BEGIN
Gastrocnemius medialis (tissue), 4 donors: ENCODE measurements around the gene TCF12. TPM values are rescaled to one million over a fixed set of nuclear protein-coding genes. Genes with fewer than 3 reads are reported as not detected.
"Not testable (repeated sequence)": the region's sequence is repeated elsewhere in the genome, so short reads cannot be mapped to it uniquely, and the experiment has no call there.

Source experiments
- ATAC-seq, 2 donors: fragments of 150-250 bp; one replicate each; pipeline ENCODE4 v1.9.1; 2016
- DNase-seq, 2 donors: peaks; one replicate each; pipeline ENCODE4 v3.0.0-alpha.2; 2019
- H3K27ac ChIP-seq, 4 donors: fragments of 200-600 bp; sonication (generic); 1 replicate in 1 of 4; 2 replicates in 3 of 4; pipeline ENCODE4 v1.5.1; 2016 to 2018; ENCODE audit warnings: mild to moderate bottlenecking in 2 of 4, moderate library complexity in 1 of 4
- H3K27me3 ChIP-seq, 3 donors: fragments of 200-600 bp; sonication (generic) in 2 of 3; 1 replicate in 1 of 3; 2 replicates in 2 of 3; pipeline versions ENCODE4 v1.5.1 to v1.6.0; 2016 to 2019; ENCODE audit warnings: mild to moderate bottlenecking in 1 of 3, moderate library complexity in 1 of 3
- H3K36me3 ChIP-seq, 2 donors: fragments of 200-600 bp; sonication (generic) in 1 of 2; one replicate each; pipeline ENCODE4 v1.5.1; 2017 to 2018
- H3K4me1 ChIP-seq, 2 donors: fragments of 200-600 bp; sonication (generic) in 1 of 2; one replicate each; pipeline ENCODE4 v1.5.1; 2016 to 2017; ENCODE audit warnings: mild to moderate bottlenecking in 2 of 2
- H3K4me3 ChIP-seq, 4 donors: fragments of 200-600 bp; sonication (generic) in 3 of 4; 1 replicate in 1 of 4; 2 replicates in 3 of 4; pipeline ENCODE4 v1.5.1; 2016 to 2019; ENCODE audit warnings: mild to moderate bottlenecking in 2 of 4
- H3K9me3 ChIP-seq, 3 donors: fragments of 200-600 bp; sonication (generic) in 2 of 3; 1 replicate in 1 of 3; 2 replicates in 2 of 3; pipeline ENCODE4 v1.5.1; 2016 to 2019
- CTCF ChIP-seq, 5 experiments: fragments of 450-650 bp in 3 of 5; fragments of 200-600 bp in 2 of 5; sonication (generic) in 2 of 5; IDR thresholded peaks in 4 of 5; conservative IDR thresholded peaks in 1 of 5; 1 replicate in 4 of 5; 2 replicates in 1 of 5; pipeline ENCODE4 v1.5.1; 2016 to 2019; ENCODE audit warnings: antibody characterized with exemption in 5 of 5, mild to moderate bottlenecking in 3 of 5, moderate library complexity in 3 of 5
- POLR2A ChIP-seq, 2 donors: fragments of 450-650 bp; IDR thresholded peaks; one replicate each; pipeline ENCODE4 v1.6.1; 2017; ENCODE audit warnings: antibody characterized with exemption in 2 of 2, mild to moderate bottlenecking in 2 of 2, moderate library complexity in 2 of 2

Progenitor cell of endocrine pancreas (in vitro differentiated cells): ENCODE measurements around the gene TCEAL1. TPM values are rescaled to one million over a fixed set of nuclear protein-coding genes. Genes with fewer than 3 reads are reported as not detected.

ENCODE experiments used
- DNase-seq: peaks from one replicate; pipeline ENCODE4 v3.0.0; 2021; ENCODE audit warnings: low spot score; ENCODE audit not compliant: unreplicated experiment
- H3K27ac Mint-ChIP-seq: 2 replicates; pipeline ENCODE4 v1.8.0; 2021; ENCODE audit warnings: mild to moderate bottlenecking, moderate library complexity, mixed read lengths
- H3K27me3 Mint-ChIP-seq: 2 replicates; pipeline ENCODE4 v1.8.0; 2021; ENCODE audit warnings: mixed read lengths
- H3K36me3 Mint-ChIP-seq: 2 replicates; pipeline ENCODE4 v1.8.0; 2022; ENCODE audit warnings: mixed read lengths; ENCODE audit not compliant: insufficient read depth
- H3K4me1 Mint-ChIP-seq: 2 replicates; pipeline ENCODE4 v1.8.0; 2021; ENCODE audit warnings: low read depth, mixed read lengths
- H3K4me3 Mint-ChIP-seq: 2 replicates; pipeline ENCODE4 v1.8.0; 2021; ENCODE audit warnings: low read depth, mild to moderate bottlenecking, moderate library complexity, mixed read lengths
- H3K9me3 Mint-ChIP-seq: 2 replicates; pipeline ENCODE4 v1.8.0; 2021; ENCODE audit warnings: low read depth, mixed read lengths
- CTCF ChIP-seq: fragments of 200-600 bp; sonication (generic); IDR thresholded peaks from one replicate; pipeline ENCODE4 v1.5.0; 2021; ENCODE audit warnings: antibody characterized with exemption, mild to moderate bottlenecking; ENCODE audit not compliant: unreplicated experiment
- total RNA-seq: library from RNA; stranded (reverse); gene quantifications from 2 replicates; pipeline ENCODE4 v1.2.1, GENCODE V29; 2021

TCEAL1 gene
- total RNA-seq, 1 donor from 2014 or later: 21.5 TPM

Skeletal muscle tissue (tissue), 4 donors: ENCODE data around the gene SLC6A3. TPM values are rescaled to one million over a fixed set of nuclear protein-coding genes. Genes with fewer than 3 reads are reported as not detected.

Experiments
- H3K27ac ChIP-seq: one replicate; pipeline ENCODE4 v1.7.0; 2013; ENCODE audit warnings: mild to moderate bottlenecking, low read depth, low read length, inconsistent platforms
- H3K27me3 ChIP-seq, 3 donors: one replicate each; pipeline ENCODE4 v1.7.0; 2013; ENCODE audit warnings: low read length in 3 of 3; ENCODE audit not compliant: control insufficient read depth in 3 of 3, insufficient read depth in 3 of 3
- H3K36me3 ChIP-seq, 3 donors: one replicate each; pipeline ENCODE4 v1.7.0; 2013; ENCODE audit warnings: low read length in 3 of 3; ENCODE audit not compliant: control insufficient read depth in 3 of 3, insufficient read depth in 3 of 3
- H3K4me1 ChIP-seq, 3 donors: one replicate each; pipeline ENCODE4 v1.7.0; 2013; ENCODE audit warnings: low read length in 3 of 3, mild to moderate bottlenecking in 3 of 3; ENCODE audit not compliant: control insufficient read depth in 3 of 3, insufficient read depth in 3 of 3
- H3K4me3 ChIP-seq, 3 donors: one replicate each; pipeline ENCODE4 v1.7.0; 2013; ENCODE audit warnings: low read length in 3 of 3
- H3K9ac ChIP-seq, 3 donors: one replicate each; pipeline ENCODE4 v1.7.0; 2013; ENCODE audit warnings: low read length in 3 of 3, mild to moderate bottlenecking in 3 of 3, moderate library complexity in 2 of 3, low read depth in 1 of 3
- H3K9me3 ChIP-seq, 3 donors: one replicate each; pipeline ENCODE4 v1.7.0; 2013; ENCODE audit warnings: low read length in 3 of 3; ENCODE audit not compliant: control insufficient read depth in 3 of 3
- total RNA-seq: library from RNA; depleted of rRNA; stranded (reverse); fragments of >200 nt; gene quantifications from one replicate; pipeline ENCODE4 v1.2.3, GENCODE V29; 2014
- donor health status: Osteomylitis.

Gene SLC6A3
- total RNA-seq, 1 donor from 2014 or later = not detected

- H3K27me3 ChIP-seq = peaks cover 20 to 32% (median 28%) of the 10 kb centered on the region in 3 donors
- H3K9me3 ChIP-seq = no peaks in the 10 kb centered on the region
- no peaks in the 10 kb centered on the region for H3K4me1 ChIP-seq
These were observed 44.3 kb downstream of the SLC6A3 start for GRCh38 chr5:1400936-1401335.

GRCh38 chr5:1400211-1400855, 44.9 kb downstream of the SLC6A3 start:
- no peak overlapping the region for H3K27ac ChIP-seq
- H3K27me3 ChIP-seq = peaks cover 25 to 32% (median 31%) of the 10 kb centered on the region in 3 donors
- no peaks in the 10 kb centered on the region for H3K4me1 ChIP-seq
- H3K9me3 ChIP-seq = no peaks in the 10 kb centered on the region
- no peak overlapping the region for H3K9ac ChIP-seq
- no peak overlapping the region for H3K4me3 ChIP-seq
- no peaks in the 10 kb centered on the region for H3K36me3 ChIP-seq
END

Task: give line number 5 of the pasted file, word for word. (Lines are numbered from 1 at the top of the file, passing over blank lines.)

- DNase-seq, 2 donors: peaks; one replicate each; pipeline ENCODE4 v3.0.0-alpha.2; 2019